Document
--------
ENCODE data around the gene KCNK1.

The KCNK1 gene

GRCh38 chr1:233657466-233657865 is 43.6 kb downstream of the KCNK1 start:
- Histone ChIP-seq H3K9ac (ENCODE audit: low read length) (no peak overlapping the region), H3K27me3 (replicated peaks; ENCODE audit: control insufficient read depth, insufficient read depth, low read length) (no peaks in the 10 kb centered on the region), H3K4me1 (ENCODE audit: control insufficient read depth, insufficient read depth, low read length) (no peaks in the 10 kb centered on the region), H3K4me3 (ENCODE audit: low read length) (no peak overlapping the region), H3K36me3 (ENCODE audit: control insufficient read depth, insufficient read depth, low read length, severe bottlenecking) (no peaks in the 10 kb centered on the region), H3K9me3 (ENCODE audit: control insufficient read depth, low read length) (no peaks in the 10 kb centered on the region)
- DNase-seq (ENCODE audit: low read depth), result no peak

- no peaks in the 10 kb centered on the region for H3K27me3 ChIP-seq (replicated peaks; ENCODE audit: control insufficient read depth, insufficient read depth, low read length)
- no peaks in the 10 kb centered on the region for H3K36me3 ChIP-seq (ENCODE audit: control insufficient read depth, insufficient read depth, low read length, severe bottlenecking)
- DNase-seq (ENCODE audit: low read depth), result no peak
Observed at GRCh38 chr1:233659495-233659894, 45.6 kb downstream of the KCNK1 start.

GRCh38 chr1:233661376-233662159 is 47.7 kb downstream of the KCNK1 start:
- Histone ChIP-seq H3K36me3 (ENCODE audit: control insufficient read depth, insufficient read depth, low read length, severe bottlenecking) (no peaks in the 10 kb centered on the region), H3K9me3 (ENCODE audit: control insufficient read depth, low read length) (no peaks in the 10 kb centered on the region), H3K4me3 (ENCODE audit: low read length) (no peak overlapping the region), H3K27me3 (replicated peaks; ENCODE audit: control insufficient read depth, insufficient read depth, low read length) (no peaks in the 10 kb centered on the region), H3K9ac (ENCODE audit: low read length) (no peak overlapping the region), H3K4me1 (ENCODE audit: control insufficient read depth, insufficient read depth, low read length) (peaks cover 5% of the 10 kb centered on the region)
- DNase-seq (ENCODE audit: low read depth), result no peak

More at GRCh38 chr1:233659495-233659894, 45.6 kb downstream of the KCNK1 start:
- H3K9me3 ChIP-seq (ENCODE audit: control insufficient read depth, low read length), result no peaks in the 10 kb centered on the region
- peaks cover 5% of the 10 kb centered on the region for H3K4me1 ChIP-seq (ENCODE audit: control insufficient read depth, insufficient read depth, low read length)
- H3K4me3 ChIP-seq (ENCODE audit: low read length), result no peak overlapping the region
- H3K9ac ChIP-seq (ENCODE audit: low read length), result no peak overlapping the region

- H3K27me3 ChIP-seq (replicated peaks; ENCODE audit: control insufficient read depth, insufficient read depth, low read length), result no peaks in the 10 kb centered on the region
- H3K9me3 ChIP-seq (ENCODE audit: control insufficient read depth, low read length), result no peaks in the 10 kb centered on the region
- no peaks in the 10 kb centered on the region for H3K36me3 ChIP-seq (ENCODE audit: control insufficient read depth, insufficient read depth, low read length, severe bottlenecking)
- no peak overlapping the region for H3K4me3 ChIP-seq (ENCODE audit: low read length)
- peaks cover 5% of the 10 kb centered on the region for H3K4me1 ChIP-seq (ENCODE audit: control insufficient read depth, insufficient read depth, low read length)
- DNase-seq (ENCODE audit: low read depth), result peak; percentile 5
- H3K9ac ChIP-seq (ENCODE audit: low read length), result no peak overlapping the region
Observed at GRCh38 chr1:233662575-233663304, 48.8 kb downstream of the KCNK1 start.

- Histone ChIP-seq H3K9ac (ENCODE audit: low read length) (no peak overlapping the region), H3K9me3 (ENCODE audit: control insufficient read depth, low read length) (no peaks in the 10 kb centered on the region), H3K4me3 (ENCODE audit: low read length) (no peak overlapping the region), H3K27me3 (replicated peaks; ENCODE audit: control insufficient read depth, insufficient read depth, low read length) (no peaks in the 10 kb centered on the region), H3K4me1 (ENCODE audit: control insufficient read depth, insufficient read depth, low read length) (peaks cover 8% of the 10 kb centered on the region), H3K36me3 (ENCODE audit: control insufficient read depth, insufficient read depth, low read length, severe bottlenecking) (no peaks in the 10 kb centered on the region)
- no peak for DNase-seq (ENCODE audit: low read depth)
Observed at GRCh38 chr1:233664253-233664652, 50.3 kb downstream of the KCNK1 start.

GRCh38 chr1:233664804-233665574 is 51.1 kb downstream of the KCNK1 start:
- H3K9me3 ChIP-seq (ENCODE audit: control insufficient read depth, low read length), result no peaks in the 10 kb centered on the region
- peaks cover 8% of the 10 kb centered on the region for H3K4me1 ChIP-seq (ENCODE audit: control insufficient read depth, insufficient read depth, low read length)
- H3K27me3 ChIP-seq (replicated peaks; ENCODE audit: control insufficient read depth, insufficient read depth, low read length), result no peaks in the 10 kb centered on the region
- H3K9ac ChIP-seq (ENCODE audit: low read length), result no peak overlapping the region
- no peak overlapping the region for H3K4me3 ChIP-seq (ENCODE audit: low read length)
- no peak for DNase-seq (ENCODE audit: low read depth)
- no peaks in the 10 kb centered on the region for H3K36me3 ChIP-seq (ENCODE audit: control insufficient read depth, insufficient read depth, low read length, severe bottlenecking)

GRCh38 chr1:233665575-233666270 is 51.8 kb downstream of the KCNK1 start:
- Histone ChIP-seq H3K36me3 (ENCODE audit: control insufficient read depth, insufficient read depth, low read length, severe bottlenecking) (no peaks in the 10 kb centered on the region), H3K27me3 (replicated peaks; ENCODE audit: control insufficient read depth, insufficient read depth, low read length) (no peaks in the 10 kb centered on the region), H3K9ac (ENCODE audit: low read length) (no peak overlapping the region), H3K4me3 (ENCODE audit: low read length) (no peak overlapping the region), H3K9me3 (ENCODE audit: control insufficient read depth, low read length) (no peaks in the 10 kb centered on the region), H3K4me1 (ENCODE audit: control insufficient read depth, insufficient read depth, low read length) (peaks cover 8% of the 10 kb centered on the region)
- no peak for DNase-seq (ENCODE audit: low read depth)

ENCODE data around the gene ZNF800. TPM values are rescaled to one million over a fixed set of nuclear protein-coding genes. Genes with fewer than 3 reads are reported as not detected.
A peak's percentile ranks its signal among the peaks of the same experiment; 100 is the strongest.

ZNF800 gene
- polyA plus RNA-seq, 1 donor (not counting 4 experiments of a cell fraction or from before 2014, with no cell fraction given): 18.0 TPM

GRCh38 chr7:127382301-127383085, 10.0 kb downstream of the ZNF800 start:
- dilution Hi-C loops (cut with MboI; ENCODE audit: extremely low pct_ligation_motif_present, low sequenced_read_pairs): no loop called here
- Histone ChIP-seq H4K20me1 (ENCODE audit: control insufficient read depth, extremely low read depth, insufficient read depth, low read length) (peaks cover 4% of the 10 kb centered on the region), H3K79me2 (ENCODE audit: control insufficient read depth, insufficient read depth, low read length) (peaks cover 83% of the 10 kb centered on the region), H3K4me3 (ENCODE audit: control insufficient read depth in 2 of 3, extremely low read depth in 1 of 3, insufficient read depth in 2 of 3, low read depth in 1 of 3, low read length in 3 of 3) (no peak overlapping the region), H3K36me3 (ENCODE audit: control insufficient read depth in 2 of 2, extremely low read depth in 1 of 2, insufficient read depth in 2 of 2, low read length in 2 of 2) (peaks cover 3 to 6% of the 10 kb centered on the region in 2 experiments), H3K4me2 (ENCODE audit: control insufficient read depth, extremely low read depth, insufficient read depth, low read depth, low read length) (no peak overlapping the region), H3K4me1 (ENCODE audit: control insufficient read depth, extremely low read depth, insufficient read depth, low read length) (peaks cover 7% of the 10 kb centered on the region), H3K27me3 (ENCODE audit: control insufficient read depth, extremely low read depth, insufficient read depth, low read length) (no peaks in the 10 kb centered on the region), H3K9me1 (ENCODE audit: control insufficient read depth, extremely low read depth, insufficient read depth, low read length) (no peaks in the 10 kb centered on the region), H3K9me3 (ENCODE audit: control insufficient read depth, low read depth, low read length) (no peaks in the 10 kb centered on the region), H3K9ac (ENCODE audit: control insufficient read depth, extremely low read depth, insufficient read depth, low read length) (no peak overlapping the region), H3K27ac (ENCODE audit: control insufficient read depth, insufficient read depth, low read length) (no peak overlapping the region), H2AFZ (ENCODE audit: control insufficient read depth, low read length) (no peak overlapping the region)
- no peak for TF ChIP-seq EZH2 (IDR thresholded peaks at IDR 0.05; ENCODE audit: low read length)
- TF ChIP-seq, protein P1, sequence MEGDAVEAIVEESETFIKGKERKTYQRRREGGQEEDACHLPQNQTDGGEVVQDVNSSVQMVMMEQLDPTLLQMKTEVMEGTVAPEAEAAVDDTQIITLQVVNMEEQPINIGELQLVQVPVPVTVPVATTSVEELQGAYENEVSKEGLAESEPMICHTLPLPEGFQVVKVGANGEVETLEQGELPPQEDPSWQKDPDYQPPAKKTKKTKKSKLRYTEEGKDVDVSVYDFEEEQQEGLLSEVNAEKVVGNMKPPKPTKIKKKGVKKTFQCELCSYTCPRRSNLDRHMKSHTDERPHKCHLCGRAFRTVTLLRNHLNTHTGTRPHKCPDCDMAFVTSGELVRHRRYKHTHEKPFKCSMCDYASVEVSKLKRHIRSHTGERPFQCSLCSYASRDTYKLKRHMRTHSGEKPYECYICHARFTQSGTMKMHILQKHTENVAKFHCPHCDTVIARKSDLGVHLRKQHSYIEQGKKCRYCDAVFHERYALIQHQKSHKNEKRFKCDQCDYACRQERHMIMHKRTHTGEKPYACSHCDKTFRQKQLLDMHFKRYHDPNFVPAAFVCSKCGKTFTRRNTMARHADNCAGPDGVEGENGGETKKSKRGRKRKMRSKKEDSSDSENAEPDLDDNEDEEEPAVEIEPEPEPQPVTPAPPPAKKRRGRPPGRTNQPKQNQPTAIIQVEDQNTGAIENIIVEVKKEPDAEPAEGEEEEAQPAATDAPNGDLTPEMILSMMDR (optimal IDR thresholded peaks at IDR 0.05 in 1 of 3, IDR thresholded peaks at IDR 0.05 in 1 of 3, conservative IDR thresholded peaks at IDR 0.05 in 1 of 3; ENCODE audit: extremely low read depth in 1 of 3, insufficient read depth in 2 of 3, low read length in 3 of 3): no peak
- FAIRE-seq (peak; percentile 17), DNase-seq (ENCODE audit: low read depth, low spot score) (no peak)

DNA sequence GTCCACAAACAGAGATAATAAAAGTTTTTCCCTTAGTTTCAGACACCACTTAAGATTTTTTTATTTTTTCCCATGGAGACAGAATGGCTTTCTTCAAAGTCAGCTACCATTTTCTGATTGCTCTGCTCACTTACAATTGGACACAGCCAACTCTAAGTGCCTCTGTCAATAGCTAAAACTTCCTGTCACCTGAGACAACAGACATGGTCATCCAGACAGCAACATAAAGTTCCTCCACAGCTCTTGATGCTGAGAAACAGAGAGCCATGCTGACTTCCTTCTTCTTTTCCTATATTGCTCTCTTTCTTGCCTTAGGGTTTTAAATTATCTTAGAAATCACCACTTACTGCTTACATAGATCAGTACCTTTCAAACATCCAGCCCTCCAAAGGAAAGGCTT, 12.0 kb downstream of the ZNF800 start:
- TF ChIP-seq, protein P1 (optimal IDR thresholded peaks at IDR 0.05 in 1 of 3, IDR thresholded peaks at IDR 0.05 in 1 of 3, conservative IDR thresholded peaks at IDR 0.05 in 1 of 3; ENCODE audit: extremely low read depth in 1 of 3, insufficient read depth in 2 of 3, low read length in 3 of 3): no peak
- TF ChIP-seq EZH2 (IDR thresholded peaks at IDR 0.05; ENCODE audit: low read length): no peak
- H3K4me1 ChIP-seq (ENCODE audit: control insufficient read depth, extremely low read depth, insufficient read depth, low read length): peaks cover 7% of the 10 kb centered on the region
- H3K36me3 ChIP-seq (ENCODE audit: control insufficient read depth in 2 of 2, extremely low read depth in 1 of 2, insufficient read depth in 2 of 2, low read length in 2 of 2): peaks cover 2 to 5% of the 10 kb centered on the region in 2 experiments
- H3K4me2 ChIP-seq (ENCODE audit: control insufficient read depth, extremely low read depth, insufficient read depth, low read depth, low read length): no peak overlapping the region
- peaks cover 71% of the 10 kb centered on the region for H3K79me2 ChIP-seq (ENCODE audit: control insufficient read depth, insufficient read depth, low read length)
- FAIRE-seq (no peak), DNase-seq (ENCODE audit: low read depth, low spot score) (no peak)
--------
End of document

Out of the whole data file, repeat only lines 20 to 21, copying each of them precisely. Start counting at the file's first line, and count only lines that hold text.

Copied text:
- no peaks in the 10 kb centered on the region for H3K36me3 ChIP-seq (ENCODE audit: control insufficient read depth, insufficient read depth, low read length, severe bottlenecking)
- no peak overlapping the region for H3K4me3 ChIP-seq (ENCODE audit: low read length)